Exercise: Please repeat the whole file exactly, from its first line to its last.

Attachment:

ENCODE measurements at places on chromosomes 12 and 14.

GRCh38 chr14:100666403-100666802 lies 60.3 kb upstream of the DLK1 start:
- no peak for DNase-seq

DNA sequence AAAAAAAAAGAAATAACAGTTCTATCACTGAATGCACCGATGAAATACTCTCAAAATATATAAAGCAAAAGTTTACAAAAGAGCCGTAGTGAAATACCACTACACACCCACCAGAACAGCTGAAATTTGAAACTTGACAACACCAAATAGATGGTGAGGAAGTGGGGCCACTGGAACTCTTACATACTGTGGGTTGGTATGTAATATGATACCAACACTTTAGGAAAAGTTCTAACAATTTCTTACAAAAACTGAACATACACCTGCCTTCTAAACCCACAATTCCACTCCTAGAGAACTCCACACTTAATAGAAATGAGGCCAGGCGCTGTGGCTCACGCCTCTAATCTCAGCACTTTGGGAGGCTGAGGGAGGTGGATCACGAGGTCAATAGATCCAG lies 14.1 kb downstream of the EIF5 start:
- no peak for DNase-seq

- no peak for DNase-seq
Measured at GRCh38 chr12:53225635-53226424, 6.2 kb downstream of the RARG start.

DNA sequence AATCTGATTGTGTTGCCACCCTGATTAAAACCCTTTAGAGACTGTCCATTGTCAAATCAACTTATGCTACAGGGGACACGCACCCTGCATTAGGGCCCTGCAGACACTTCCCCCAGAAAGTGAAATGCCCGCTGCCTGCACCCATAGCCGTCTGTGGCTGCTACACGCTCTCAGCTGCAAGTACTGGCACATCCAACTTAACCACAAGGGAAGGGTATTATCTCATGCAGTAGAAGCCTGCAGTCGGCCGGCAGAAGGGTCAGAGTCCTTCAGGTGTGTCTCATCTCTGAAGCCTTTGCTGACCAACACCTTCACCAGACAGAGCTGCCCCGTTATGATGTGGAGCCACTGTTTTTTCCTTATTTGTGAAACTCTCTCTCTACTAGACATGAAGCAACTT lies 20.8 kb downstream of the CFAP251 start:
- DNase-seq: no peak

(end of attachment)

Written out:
ENCODE measurements at places on chromosomes 12 and 14.

GRCh38 chr14:100666403-100666802 lies 60.3 kb upstream of the DLK1 start:
- no peak for DNase-seq

DNA sequence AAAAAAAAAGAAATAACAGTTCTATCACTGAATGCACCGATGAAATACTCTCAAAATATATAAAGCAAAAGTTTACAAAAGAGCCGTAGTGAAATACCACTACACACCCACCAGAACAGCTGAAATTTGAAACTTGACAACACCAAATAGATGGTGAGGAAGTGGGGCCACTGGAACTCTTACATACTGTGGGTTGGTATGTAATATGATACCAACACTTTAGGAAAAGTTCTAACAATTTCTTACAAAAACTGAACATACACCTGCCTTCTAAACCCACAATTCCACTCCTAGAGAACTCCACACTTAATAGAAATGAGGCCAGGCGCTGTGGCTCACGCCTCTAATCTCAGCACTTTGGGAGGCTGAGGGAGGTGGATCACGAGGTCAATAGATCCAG lies 14.1 kb downstream of the EIF5 start:
- no peak for DNase-seq

- no peak for DNase-seq
Measured at GRCh38 chr12:53225635-53226424, 6.2 kb downstream of the RARG start.

DNA sequence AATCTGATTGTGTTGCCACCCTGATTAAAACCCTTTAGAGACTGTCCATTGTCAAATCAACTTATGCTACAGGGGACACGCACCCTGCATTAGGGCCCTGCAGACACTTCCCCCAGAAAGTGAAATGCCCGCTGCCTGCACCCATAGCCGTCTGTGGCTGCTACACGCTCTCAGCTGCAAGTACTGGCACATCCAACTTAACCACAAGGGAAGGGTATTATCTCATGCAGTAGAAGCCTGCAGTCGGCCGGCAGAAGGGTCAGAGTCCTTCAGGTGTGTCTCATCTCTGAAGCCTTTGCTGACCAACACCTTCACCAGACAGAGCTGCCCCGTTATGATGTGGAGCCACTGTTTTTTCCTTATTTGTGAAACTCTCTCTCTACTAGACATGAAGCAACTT lies 20.8 kb downstream of the CFAP251 start:
- DNase-seq: no peak